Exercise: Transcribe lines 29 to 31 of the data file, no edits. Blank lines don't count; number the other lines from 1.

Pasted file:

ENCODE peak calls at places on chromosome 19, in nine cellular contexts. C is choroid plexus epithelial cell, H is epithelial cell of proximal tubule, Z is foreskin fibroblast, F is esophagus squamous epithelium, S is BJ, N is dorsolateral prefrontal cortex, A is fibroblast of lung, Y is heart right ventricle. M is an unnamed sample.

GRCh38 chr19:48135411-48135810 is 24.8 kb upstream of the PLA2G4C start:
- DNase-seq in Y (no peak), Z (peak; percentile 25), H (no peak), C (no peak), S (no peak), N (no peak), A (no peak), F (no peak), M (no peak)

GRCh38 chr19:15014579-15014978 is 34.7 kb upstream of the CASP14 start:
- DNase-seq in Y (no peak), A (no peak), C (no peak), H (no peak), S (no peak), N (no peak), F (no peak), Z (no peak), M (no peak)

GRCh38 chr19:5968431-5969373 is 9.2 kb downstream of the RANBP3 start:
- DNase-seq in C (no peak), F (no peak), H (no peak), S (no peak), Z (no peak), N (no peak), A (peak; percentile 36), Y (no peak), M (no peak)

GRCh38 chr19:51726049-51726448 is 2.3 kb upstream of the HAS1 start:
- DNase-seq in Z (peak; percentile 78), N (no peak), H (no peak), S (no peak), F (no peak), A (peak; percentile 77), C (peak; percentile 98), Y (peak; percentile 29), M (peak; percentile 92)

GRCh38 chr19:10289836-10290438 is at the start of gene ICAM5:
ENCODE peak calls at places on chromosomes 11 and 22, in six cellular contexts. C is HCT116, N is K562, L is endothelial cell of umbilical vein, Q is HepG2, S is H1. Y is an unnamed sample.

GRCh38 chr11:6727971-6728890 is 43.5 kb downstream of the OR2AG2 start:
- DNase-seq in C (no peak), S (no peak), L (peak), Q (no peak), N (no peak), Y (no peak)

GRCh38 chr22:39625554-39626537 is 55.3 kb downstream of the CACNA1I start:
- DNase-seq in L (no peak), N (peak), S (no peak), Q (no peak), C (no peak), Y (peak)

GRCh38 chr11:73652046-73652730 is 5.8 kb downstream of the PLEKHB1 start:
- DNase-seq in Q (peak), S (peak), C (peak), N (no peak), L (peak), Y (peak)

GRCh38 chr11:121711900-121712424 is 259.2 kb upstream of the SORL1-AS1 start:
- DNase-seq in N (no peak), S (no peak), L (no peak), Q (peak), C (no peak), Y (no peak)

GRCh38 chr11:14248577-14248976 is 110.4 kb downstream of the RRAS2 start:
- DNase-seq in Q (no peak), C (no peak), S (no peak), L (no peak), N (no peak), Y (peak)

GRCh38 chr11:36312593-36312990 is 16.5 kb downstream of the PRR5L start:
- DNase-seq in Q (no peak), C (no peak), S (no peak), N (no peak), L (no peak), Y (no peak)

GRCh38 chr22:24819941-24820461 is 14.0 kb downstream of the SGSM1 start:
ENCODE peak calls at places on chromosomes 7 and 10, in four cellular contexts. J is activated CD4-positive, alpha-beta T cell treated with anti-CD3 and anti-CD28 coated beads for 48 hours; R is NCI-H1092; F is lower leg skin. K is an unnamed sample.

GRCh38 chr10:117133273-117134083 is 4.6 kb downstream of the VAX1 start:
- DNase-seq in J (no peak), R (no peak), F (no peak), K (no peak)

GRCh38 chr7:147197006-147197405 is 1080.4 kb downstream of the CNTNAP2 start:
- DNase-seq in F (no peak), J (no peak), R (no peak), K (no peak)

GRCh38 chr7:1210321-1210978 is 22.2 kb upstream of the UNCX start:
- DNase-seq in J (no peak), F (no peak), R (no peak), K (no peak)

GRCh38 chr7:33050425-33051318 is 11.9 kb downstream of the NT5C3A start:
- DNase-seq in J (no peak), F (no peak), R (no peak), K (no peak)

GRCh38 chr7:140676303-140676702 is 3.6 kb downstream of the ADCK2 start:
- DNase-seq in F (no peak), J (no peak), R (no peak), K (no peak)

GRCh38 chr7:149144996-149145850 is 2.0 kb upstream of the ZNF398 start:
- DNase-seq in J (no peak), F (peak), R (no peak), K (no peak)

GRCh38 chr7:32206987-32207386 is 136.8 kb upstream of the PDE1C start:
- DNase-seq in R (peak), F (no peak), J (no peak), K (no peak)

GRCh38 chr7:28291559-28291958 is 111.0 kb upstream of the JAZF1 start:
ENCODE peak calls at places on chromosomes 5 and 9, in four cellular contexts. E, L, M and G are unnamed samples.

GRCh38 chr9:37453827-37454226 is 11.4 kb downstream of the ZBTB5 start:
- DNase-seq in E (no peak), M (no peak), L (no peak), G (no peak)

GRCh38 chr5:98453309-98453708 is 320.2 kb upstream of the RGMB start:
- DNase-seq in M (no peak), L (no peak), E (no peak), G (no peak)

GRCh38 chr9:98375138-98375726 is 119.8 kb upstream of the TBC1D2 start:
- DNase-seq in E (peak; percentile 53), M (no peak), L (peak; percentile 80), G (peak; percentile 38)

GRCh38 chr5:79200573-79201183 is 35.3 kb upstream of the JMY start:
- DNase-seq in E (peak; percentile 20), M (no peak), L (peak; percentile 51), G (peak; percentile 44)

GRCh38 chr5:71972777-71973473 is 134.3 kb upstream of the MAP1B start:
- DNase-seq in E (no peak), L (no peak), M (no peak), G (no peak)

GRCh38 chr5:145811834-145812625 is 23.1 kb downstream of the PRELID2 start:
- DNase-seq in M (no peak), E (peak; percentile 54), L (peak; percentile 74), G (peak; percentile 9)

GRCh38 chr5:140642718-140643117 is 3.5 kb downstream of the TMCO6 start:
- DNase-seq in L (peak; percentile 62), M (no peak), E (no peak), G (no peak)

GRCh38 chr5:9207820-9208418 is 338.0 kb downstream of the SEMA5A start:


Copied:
- DNase-seq in F (no peak), J (no peak), R (no peak), K (no peak)

GRCh38 chr7:1210321-1210978 is 22.2 kb upstream of the UNCX start:
- DNase-seq in J (no peak), F (no peak), R (no peak), K (no peak)